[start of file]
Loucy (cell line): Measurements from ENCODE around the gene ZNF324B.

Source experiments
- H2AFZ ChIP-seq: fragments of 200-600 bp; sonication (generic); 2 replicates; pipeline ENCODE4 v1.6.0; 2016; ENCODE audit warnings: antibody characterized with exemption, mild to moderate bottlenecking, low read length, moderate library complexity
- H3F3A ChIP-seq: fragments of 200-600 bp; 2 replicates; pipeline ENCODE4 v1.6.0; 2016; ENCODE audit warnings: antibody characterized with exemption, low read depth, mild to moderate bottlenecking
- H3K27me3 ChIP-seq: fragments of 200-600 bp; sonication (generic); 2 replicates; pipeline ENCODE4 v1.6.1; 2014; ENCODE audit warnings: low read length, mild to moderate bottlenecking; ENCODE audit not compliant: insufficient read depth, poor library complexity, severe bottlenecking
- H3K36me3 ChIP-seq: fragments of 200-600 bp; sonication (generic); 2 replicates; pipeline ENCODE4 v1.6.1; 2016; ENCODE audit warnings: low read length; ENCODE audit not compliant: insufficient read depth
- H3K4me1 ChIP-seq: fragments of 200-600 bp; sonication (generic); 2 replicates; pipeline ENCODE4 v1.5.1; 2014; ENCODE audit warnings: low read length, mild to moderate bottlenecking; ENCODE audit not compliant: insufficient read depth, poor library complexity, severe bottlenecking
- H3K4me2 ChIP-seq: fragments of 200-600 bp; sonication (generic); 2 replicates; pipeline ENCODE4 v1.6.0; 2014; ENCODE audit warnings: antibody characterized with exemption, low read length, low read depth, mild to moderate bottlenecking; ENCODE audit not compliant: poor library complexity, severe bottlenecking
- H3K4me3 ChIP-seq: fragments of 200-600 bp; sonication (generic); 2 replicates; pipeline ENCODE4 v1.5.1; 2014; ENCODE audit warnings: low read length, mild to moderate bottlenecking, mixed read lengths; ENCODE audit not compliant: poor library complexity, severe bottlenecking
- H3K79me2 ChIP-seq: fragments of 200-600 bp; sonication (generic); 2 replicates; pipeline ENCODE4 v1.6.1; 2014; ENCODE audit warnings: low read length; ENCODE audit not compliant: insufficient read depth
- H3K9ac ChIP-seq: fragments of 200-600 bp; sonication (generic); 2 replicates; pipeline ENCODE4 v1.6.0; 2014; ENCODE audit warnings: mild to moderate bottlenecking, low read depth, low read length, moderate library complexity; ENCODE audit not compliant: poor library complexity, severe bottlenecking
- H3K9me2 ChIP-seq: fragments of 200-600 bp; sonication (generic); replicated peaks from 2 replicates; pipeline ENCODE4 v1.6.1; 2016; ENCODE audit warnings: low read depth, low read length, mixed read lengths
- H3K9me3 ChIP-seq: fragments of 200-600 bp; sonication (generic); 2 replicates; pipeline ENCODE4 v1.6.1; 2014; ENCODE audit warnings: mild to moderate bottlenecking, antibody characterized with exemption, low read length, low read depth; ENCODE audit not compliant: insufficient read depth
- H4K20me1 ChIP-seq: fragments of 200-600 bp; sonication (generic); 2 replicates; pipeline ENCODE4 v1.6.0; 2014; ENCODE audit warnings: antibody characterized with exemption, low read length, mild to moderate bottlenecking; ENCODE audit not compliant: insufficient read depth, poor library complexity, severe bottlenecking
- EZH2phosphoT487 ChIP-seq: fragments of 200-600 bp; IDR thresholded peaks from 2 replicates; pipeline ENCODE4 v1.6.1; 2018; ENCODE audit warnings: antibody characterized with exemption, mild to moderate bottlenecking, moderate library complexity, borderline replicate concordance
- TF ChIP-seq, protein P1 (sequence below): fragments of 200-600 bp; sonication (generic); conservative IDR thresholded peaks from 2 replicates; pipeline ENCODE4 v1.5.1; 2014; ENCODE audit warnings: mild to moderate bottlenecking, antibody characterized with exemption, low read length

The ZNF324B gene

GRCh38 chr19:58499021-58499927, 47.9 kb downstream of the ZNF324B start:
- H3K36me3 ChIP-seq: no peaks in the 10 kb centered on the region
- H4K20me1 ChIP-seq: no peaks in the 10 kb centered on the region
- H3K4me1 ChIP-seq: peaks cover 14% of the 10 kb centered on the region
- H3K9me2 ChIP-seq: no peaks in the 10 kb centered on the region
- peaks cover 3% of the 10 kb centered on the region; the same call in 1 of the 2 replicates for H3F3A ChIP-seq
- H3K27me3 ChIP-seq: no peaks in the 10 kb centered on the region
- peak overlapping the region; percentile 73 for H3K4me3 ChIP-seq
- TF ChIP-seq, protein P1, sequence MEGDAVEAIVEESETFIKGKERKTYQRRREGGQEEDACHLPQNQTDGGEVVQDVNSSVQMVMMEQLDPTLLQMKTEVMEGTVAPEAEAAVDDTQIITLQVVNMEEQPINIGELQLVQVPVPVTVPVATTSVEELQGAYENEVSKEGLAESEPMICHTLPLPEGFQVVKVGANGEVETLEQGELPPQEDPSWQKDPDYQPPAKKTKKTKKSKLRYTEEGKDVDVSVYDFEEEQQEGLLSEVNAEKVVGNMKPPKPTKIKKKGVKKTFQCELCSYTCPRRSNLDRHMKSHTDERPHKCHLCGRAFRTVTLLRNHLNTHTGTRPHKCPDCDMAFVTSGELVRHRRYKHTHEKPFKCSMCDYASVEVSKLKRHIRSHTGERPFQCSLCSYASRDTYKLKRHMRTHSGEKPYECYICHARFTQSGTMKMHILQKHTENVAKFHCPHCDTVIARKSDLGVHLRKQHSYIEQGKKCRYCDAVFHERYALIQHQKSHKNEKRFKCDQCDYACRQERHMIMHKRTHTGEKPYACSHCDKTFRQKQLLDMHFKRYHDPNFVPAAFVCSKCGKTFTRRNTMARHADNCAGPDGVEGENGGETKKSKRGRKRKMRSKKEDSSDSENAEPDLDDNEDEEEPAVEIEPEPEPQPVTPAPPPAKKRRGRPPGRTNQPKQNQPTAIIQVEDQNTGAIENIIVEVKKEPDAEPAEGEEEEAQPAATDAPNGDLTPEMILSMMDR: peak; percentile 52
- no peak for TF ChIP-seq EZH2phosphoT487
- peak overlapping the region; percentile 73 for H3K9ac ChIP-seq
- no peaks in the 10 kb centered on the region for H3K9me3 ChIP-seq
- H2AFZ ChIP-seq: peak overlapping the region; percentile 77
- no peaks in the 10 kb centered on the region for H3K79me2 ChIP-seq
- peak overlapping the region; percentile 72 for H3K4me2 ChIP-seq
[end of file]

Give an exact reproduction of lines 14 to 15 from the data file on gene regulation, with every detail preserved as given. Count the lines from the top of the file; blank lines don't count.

- H4K20me1 ChIP-seq: fragments of 200-600 bp; sonication (generic); 2 replicates; pipeline ENCODE4 v1.6.0; 2014; ENCODE audit warnings: antibody characterized with exemption, low read length, mild to moderate bottlenecking; ENCODE audit not compliant: insufficient read depth, poor library complexity, severe bottlenecking
- EZH2phosphoT487 ChIP-seq: fragments of 200-600 bp; IDR thresholded peaks from 2 replicates; pipeline ENCODE4 v1.6.1; 2018; ENCODE audit warnings: antibody characterized with exemption, mild to moderate bottlenecking, moderate library complexity, borderline replicate concordance